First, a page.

Oil rallied after Russian President Vladimir Putin ordered a partial mobilization to hold onto occupied territories in Ukraine, an escalation that may lead to further disruption to energy supplies.
West Texas Intermediate added as much as 3.3 percent before trading near $85. Russia will take necessary steps to safeguard its sovereignty and will defend territory with all available means, Putin said as he announced a call-up of reservists.
The move threatened to escalate the Ukraine conflict further, with the Kremlin moving to stage sham votes on annexing regions that it holds.
The growing tensions come before a decision by the US Federal Reserve on monetary policy later on Wednesday.
The central bank is expected to raise interest rates by 75 basis points, and put numbers on the “pain it’s been warning of when it publishes new economic projections.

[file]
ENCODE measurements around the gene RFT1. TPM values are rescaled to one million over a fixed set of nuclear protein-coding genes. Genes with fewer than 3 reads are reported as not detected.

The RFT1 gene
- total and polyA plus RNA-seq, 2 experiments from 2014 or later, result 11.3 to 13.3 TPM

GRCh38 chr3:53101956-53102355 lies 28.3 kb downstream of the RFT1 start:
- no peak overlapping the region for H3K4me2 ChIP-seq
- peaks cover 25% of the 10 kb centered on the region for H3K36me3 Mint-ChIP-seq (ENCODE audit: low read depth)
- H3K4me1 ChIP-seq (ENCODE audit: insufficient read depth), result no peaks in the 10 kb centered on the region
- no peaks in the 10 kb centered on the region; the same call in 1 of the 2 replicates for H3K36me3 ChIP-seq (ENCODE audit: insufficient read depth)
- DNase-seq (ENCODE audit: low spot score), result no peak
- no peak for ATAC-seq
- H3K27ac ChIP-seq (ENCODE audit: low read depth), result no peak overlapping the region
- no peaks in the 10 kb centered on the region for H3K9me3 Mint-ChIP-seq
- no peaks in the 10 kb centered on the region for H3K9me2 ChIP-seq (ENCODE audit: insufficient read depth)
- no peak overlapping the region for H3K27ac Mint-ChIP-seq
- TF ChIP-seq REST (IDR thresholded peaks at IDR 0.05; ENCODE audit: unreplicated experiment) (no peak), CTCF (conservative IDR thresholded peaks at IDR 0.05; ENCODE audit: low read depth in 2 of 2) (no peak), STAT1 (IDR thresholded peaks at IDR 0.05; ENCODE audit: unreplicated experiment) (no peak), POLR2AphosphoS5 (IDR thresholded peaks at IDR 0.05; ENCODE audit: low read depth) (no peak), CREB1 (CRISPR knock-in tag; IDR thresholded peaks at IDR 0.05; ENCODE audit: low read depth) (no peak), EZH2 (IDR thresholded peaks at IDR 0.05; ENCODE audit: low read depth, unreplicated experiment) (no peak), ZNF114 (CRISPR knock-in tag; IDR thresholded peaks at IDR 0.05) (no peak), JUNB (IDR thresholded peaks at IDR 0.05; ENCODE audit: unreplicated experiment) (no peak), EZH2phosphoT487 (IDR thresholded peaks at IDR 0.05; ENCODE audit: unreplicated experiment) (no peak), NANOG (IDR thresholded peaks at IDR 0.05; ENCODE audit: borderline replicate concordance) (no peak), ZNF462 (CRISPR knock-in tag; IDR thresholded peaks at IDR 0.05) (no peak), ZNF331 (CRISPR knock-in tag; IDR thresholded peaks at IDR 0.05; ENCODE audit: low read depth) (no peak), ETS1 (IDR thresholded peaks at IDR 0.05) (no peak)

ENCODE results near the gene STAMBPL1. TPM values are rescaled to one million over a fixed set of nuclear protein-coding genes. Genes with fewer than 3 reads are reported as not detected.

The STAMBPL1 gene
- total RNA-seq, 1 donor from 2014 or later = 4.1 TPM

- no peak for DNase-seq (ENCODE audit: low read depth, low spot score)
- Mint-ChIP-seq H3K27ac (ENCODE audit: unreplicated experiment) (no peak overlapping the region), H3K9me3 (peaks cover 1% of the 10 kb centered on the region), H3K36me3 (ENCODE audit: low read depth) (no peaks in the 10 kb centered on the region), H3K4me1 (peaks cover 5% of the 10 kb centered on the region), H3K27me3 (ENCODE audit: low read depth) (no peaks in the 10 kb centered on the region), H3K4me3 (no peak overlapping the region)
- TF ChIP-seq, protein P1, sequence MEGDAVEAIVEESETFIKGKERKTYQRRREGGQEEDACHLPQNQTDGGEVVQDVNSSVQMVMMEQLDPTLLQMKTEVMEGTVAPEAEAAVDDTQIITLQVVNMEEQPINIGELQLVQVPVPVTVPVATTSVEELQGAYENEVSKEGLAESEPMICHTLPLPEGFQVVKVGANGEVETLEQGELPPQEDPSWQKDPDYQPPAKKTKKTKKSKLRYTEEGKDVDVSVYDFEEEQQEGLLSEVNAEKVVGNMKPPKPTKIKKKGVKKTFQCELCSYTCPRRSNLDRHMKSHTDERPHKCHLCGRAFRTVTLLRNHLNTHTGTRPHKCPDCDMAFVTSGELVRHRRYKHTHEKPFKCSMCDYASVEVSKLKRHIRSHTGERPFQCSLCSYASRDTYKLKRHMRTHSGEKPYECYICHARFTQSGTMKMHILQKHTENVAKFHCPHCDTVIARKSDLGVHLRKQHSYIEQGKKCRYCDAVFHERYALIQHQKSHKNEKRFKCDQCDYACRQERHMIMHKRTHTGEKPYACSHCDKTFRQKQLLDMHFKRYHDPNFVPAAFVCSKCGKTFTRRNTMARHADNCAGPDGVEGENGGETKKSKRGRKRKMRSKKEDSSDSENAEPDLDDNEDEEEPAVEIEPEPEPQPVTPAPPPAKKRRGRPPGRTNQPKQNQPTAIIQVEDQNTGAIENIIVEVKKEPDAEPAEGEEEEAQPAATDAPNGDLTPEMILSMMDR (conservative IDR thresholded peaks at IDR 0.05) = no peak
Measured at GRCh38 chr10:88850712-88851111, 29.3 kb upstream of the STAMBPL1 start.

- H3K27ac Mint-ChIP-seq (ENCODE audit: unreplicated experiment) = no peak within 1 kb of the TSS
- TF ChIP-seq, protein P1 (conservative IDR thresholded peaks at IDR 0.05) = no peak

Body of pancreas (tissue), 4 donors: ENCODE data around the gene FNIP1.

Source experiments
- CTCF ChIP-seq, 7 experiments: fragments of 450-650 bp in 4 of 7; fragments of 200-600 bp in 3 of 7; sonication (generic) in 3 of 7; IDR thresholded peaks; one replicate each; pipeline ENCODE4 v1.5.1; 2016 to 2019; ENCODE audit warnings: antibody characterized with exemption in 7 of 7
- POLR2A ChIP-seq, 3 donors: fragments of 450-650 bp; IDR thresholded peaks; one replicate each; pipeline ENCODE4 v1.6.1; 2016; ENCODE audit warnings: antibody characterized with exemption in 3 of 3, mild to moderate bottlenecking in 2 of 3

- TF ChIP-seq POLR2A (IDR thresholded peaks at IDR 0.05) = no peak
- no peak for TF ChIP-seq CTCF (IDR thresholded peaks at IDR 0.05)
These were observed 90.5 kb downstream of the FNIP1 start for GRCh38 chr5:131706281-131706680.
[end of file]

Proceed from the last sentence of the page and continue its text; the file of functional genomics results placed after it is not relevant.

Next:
Meanwhile China issued a giant new quota to export refined fuels, according to a local industry consultant, a move that could weigh on oil product markets.
Putin’s speech “should have more of an effect on oil sentiment as it nudges attention back to the pending implementation of sanctions, Russia’s responses to any price cap and puts the spotlight back on the distillate markets,” said Paul Horsnell, head of commodities research at Standard Chartered. “It creates a few ripples and shores up the downside a bit, but does not in itself create a fast track back to $130.”
Crude is on track for its first quarterly loss in more than two years as concerns over a global economic slowdown weigh on the outlook for energy demand. The Fed decision will be followed by other central banks from Europe to Asia, which are also expected to increase borrowing costs.
Putin’s comments sparked a bid for US treasuries and haven assets including gold.
He also hinted at the use of nuclear weapons in the conflict, while his order will see a call-up for as many as 300,000 reservists.
Elsewhere, the industry-funded American Petroleum Institute reported US crude stockpiles rose more than 1 million barrels last week, according to people familiar with the figures.
Inventories at the key storage hub at Cushing, Oklahoma, and nationwide gasoline supplies both expanded.